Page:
what a battle!

My last stay in Dakar by the beginning of the month, started rather calmly in a very protected area surrounded by wealthy embassies. I stayed one week in this unreal place, in a flat’s friend by the sea, where huge cars seems to be the norm. It was like I was in a pressurized cabin, an air locked bubble over the city, a very few man’s land between the human sized Ziguinchor and the enormous hybrid monster growing like an ill termite mound that devours its residents. The bubble floated higher and took me one sweet afternoon to Gorée Island and offered me the energetic vibrations of dreams painted by young and old artists, and gently the kind bubble popped like all bubbles do.

It dropped me in “Grand Dakar” one of the numerous over crowded areas of the crazy termite mound, but this was a weekend of festivity for all the Christian families that was celebrating their children first and solemn communion. The transition had been cool; it was nice to hug some members of the family, to drink, to laugh, to dance…

The party is over; the container is arrived in the harbor of Dakar. The equipment is in but no way to see it, we have to pass several administrative ordeals that so many smarter than us has failed.

Pascal’s Manjako family have been organizing for many years, they have bought a truck in France and they group luggage of emigrant Manjako families that they convey from France to Dakar Senegal, Ziguinchor Sn, and many places of Guinea Bissau.

the truck in France

They are used to the Senegalese paperwork labyrinth, but getting this kind of goods out of the harbor is tricky. After a couple of days of paperwork it’s time to be checked by the customs, tension… Pascal is on the scene I have him on the phone regularly. A young and overzealous new customer emptied out the container, and checked it all in detail and after a whole day of this trying game they released it. 24 hours to move the container out of Dakar, Pascal and his pals get a truck to stock the goods 24 hours in a stock store in the suburb of Dakar, I join them to give a helping hand for a half day of unloading. Step 2 reached, Pascal and Philippe have slept outside the door, on the street under the stars to prevent any robbery. It’s Sunday the 14th, I packed my stuff and I’m ready for our rendezvous to load the truck that will leave Dakar to Zig, it’s about 8:pm when I get there. No truck!?! It was much too small we have to find a bigger one that fits. We’re sitting outside the door of the stock store; time goes by, the neighborhood usually so busy and tight, is now quiet and wrapped in the coolness of the night some lonely startled passerby stare at us. It’s midnight! The new truck is just arrived, it’s far bigger, but we have a lot of luggage to transfer.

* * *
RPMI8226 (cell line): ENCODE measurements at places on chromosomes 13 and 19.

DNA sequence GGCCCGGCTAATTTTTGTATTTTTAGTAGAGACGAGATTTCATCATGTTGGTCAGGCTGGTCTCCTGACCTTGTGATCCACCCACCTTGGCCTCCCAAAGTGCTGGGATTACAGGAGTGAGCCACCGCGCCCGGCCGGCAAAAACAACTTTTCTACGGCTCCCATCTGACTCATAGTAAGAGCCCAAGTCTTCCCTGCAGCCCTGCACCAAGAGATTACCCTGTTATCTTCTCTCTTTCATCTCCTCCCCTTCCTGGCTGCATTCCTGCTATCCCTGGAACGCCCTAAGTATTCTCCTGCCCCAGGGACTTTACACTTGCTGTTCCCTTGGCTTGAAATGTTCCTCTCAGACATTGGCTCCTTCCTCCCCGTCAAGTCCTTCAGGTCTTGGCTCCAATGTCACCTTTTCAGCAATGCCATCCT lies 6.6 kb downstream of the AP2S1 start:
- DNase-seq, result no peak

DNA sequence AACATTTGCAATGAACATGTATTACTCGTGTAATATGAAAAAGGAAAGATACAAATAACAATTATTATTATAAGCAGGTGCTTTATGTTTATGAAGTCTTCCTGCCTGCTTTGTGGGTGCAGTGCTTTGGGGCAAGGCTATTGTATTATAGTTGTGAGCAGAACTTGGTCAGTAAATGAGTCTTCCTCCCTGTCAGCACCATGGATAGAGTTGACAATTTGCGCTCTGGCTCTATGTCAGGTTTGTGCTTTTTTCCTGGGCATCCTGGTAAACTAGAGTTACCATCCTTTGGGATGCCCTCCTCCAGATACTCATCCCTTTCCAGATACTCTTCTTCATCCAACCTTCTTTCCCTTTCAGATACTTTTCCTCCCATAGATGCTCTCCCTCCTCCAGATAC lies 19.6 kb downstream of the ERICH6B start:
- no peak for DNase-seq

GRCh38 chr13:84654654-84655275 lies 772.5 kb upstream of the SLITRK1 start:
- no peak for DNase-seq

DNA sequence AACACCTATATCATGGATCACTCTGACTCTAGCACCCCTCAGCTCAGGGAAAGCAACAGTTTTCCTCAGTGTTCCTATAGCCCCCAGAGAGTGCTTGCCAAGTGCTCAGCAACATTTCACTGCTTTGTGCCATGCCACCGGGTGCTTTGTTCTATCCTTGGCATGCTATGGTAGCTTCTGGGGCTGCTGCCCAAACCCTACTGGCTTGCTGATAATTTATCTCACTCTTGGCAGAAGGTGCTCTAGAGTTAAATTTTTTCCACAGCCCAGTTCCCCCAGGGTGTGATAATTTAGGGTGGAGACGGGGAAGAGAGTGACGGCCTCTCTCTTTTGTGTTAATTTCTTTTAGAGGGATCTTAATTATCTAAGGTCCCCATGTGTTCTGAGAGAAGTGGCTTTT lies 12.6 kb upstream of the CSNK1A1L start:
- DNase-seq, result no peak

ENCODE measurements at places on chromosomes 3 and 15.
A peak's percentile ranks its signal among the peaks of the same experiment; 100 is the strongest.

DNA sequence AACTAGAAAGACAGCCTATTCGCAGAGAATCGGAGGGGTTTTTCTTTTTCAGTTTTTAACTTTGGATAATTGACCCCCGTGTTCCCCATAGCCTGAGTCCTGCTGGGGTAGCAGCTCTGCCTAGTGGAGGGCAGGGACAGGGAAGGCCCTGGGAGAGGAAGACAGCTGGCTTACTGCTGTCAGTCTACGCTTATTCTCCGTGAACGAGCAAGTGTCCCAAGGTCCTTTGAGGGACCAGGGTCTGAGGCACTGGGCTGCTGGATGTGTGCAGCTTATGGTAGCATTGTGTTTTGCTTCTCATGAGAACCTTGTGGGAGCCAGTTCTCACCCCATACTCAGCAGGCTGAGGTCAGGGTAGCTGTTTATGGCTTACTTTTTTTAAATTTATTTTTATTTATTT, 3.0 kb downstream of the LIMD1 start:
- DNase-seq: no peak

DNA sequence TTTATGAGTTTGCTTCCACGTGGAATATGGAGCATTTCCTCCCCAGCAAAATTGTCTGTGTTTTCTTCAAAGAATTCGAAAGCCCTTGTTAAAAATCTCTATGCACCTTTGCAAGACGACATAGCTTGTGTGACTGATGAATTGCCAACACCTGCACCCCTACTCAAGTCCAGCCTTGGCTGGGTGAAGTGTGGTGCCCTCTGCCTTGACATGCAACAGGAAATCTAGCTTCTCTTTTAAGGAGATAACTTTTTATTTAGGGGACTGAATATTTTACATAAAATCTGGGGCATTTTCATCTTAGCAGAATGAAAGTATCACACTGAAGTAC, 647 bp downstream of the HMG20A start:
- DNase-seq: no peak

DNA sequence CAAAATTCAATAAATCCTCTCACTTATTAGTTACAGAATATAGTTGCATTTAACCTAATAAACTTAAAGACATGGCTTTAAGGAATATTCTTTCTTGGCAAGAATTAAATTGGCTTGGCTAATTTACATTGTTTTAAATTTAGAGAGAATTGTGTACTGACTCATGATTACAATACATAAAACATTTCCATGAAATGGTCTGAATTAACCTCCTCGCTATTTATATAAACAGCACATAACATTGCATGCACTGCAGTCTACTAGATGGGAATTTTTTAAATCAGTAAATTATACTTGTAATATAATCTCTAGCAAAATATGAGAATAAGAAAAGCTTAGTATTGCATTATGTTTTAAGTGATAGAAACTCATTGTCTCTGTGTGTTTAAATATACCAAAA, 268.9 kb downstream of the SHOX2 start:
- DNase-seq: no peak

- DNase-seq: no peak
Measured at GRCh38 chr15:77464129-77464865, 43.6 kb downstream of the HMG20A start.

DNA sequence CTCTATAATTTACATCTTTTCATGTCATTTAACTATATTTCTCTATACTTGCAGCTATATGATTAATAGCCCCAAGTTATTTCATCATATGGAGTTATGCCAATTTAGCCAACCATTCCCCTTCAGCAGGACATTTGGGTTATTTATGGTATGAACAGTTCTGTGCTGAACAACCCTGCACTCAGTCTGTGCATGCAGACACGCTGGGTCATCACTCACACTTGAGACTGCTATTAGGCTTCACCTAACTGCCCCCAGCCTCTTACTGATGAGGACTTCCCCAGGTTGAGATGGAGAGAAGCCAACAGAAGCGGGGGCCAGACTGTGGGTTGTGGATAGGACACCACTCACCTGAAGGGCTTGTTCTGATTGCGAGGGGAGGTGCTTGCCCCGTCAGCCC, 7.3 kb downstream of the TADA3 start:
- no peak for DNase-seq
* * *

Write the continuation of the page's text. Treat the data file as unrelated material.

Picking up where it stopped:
We have started to load it. Very, very heavy stuff, we are 4 and we begin with the heaviest, several barrels of more than 211 gallons to load without any engine nor machine, so tough we grit our teeth. As the night moves on; the truck looks smaller and smaller. It’s Monday the 15th 8:am, broad daylight, the heavy polluted traffic of the street has started again, and the people on their way to work are staring at us incredulously. It’s 9:pm, exhausted we surrender to the evidence, the truck is definitely too small. Some phone calls, and we’re back sitting in front of the store waiting for an even bigger truck. 12 O’clock the third truck is there, bigger, but not much bigger. We’re broke, no choice, Pascal decide to pay 4 young professionals more than twice the normal price. We count on their skill and their motivation to load the truck as fast as possible and the best possible way, Philippe has cut one finger badly, he’s gone to heal his wound, Joel Bassene has come to help us. The tiredness helps us to hold the pressure without too much stress. 6:pm the truck is filled up, nothing is left, everybody is happy and relieved. We shake hands and cross our fingers immediately, the truck is old, the road is so long and so bad and the rebels had restarted to attack people, the radio has reported 4 persons killed the week before. Asper is leaving on the truck with the boys. Pascal, the old Amison and I are in a cab to Pascal family’s place to take a shower before to catch a car to Zig 280 miles away. It’s 8:pm.

To be continued…

Pascal & Philippe


Pascal tired


the boys

happy boys

Amison left, the strong man, borom woto right

the third truck

the truck 2

loading the truck

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